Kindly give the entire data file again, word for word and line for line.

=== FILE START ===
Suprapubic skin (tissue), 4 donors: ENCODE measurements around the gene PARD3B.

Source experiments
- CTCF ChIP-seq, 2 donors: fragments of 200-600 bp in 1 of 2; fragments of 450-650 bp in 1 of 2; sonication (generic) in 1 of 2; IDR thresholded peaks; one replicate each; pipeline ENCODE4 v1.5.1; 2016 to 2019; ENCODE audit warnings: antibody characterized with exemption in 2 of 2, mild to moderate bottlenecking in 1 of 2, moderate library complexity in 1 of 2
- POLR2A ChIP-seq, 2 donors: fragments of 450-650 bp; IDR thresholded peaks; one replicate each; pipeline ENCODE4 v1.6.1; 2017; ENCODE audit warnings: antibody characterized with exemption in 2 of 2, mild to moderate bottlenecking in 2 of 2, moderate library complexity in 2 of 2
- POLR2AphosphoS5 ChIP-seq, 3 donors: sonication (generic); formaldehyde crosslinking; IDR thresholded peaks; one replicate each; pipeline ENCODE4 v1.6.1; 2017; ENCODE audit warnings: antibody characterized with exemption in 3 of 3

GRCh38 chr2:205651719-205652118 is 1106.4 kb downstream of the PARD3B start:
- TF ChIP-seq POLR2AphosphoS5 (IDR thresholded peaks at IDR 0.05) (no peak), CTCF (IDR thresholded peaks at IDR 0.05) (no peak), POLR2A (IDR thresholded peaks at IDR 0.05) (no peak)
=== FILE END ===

Suprapubic skin (tissue), 4 donors: ENCODE measurements around the gene PARD3B.

Source experiments
- CTCF ChIP-seq, 2 donors: fragments of 200-600 bp in 1 of 2; fragments of 450-650 bp in 1 of 2; sonication (generic) in 1 of 2; IDR thresholded peaks; one replicate each; pipeline ENCODE4 v1.5.1; 2016 to 2019; ENCODE audit warnings: antibody characterized with exemption in 2 of 2, mild to moderate bottlenecking in 1 of 2, moderate library complexity in 1 of 2
- POLR2A ChIP-seq, 2 donors: fragments of 450-650 bp; IDR thresholded peaks; one replicate each; pipeline ENCODE4 v1.6.1; 2017; ENCODE audit warnings: antibody characterized with exemption in 2 of 2, mild to moderate bottlenecking in 2 of 2, moderate library complexity in 2 of 2
- POLR2AphosphoS5 ChIP-seq, 3 donors: sonication (generic); formaldehyde crosslinking; IDR thresholded peaks; one replicate each; pipeline ENCODE4 v1.6.1; 2017; ENCODE audit warnings: antibody characterized with exemption in 3 of 3

GRCh38 chr2:205651719-205652118 is 1106.4 kb downstream of the PARD3B start:
- TF ChIP-seq POLR2AphosphoS5 (IDR thresholded peaks at IDR 0.05) (no peak), CTCF (IDR thresholded peaks at IDR 0.05) (no peak), POLR2A (IDR thresholded peaks at IDR 0.05) (no peak)